Sunday, September 4, 2011

Review: Hello Bastar


Hello, Bastar - The Untold Story of India's Maoist Movement
Rahul Pandita
Tranquebar Press
Rs 250
ISBN 9789380658346

About the book 
With direct access to the top Maoist leadership, Rahul Pandita provides an authoritative account of how a handful of men and women, who believed in the idea of revolution, entered Bastar in Central India in 1980
and created a powerful movement that New Delhi now terms as India’s biggest internal security threat. It traces the circumstances due to which the Maoist movement entrenched itself in about 10 states of India, carrying out deadly attacks against the Indian establishment in the name of the poor and the marginalised. It offers rare insight into the lives of Maoist guerillas and also of the Adivasi tribals living in the Red zone. Based on extensive on-ground reportage and exhaustive interviews with Maoist leaders including their supreme commander Ganapathi, Kobad Ghandy and others who are jailed or have been killed in police encounters, this book is a combination of firsthand storytelling and intrepid analysis.

Full review here DNA

A significant chapter in India’s history is the peasant uprising in Naxalbari in the late sixties spawned by CPM leaders Kanu Sanyal and Charu Mazumdar, who became disillusioned with parliamentary political processes.

The Naxalite movement itself was ruthlessly crushed but its ideology proved to be a hydra, springing various people’s movements and struggles, such as the CPI-ML (Liberation), CPI-ML (New Democracy), the MCC or PW. Loosely labelled as Maoists, these various factions — active in the in the jungles of Andhra Pradesh, Chhatisgarh, Orissa, Jharkhand and West Bengal — have become what the Indian state calls its gravest internal security threat.

Who make up the Maoist leaders and cadres? What is their alternate vision of development? How do they continue to exert a powerful influence on Adivasis, Dalits and the disenfranchised?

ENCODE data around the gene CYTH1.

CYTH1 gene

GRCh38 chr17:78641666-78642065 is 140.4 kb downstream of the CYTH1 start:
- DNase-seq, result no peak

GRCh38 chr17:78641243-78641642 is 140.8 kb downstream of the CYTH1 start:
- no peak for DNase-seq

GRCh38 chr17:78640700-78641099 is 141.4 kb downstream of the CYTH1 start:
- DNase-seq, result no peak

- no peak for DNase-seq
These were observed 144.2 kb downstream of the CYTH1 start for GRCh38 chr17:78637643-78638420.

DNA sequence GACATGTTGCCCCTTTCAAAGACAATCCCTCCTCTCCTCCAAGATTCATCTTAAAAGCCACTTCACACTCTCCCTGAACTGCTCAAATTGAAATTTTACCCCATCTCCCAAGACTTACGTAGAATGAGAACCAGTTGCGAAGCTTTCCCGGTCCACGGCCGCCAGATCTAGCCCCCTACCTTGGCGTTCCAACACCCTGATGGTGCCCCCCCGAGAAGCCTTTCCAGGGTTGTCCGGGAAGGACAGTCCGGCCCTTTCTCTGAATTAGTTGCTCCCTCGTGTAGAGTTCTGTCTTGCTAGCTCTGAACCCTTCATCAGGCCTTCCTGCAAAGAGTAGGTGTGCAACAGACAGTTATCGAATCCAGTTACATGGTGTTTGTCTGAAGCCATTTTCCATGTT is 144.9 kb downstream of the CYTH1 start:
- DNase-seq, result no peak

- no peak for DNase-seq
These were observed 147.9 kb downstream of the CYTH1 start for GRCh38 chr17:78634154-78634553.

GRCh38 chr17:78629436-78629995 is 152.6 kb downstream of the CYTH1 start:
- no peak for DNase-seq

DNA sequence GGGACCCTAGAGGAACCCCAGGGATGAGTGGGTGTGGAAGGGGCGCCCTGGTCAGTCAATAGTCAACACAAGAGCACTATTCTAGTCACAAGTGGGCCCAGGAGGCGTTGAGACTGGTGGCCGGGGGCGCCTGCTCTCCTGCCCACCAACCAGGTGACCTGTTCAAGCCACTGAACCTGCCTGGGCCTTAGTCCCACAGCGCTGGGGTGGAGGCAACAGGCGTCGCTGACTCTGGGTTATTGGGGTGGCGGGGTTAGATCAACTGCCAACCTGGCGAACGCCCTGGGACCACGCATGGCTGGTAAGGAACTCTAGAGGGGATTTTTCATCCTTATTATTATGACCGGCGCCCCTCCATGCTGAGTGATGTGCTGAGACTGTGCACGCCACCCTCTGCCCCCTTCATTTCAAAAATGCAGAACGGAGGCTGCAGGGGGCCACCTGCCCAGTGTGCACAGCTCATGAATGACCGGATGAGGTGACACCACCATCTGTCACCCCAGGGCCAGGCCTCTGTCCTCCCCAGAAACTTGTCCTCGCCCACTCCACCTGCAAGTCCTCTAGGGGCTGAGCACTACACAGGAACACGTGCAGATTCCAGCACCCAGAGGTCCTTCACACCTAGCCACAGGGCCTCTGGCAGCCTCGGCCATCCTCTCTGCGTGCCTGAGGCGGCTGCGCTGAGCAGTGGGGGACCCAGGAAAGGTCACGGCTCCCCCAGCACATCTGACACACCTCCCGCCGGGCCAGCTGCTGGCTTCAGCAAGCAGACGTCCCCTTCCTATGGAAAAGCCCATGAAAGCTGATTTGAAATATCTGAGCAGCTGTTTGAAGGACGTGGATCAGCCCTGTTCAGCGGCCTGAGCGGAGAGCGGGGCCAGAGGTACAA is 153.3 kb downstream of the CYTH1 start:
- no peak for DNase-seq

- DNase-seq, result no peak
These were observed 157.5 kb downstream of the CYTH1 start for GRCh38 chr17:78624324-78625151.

This is a subject that has scarcely been touched upon in mainstream publishing. The entry of a book like Hello Bastar therefore raises great expectations. Unfortunately, promises are belied.

Full review here India Today blogs

Who's written this book? Was my first question after I finished reading Hello, Bastar in one straight sitting. Hard-hitting, well researched and penned with a lot of passion, this book has all the ingredients of a fictional socio-political thriller; ambition, deceit, love, revenge and nationalism, except that it's not.

Hello, Bastar is supposed to be a journalistic account from the ground of how the Maoist movement has become the biggest headache for the central government and despite flashes of brilliant writing and insightful analysis; the book fails on a critical factor.

So who's written this book? The introductory page tells me that it's a journalist, Rahul Pandita, Senior Special Correspondent with national magazine; but the hundred and ninety pages that follow, show Pandita donning the role of an activist than an impartial reporter stating facts as they are and letting the reader come to his own conclusions. Pandita loves his subject and has given amazing details on the growth, finance and functioning of the Naxals – It's a book that should be made compulsory reading in the Home Ministry, but the author's sympathy makes him lose focus of his journalistic neutrality.

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